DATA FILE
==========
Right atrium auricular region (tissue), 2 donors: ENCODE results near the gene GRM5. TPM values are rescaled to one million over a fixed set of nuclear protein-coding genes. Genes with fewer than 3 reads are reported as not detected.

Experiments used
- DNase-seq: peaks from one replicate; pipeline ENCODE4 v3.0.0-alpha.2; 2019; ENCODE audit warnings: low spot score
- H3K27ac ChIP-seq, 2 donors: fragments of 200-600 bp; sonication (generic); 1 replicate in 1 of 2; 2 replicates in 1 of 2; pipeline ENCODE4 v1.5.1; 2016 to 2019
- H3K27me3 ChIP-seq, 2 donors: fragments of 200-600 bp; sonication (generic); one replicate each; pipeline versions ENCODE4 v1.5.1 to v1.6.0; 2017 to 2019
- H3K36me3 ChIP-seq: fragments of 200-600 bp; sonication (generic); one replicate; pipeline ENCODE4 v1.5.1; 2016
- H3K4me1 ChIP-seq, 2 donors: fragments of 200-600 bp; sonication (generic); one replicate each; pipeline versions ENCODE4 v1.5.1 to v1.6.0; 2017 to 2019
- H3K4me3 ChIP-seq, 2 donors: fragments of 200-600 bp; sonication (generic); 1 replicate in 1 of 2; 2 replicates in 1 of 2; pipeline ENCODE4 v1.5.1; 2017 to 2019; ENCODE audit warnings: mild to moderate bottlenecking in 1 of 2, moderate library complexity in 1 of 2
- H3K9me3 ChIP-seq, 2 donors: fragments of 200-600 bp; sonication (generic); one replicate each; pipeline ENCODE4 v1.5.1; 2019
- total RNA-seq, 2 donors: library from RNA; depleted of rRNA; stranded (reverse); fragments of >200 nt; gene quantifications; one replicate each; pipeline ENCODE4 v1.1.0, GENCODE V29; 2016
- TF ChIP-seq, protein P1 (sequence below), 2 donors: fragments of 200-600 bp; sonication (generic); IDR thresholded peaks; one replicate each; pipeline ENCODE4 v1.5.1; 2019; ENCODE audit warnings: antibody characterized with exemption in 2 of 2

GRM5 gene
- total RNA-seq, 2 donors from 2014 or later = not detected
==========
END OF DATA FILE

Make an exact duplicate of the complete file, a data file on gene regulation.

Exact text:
Right atrium auricular region (tissue), 2 donors: ENCODE results near the gene GRM5. TPM values are rescaled to one million over a fixed set of nuclear protein-coding genes. Genes with fewer than 3 reads are reported as not detected.

Experiments used
- DNase-seq: peaks from one replicate; pipeline ENCODE4 v3.0.0-alpha.2; 2019; ENCODE audit warnings: low spot score
- H3K27ac ChIP-seq, 2 donors: fragments of 200-600 bp; sonication (generic); 1 replicate in 1 of 2; 2 replicates in 1 of 2; pipeline ENCODE4 v1.5.1; 2016 to 2019
- H3K27me3 ChIP-seq, 2 donors: fragments of 200-600 bp; sonication (generic); one replicate each; pipeline versions ENCODE4 v1.5.1 to v1.6.0; 2017 to 2019
- H3K36me3 ChIP-seq: fragments of 200-600 bp; sonication (generic); one replicate; pipeline ENCODE4 v1.5.1; 2016
- H3K4me1 ChIP-seq, 2 donors: fragments of 200-600 bp; sonication (generic); one replicate each; pipeline versions ENCODE4 v1.5.1 to v1.6.0; 2017 to 2019
- H3K4me3 ChIP-seq, 2 donors: fragments of 200-600 bp; sonication (generic); 1 replicate in 1 of 2; 2 replicates in 1 of 2; pipeline ENCODE4 v1.5.1; 2017 to 2019; ENCODE audit warnings: mild to moderate bottlenecking in 1 of 2, moderate library complexity in 1 of 2
- H3K9me3 ChIP-seq, 2 donors: fragments of 200-600 bp; sonication (generic); one replicate each; pipeline ENCODE4 v1.5.1; 2019
- total RNA-seq, 2 donors: library from RNA; depleted of rRNA; stranded (reverse); fragments of >200 nt; gene quantifications; one replicate each; pipeline ENCODE4 v1.1.0, GENCODE V29; 2016
- TF ChIP-seq, protein P1 (sequence below), 2 donors: fragments of 200-600 bp; sonication (generic); IDR thresholded peaks; one replicate each; pipeline ENCODE4 v1.5.1; 2019; ENCODE audit warnings: antibody characterized with exemption in 2 of 2

GRM5 gene
- total RNA-seq, 2 donors from 2014 or later = not detected